Drop 'DB' and 'DP'. Call it 'DHL Schenker'. Sounds cool, huh?
Very much so
All eyes in the logistics industry are on Ceva and Hyundai Merchant Marine nowadays, but a potentially bigger story captured the attention of supply chain managers last week when DHL Global Forwarding (DGF) appointed Tim Scharwath (pictured) as its new chief executive.
Deutsche Post DHL said on 18 May that during his tenure at Kuehne + Nagel, Mr Scharwath had been “accountable for the migration of different country organisations, the integration of acquired companies and the successful management of his business during the economic downturn in 2009”.
A K+N board member since 2011, Mr Scharwath also held a position as account manager spanning the retail and hi-tech industries during the 1990s. His track record fits perfectly, given the challenges posed by the changing dynamics that characterise those industries, key to DGF’s value proposition with clients.
Mr Scharwath will start within the next 12 months, but undoubtedly his appointment already gives DGF’s strategy a completely different taste.
And – regardless of a soft market and the company’s past troubles, most of them IT-related – DGF clearly remains in a strong position to expand its global reach at a time when a few other players are pulling all the stops to grow inorganically in the freight forwarding market.
DGF was the subject of much speculation earlier this year when it was rumoured to be a takeover target for Japan Post. With the appointment of Mr Scharwath, I suspect DGF could turn from prey to predator sooner rather than later, turning its attention to the public markets by 2020.
On the face of it, Mr Scharwath’s reputation adds credibility to DGF’s turnaround plan after one of the worst years on record, particularly when it comes to possible cross-border deals, the smooth integration of already acquired assets and extraordinary corporate activity.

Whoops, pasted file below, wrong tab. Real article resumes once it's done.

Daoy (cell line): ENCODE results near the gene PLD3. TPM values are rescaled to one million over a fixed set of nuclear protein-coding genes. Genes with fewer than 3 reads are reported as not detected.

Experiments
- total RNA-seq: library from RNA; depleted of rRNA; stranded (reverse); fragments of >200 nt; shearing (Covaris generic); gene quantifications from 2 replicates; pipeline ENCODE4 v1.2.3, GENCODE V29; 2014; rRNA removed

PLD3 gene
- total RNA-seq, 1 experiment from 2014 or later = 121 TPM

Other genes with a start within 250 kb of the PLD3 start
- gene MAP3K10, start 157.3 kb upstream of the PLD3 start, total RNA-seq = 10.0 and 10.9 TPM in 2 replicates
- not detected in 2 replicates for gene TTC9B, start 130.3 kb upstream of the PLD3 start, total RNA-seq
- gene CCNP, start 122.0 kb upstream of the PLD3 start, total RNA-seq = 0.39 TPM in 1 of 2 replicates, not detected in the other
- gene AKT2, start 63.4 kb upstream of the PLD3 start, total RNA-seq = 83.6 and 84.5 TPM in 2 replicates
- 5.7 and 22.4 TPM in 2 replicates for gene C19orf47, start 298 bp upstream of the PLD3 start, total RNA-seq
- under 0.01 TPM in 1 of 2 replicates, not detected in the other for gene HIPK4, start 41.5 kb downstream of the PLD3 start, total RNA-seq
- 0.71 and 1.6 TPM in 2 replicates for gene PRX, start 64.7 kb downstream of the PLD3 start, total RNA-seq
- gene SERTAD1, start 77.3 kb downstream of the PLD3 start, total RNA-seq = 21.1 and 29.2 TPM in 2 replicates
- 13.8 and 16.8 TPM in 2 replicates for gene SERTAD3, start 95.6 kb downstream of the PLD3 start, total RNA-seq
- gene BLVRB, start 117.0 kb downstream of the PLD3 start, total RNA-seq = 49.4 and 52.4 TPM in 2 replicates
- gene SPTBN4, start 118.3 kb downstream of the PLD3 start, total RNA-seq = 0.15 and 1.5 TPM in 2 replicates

As we expected a year ago or so, DP-DHL shares continue to trade at paltry multiples, and a partial spin-off of DGF would likely release value, not only for DGF holders, but also for the shareholders of the parent company, according to my preliminary calculations.
Before that happens, of course, Mr Scharwath must solve a challenging technology puzzle, hoping that DGF’s IT environment will soon be up to speed in what remains a very challenging market for freight and forwarding activities.
DP-DHL said in its first-quarter results that DGF’s “turnaround agenda and IT renewal roadmap [are] making good progress” as it continues to invest in turnaround measures as well as in warehouses and office buildings, technical equipment and machinery. However, its financials indicate that this turnaround story might need a little boost from M&A to thrive, or at least to cope with challenging trading conditions.
Given that DP-DHL doesn’t seem to want to shrink its asset portfolio – which remains the most obvious value-accretive option, in my view – then it could consider acquisitions; looking for cost and revenue synergies across the DGF unit, which is much lighter in terms of staff requirements than the reminder of its portfolio.
As you may know, the German government owns a large stake in DP-DHL, but it should acknowledge that shareholder value is still at risk after a year during which the dividend was unchanged and significant paper losses were recorded.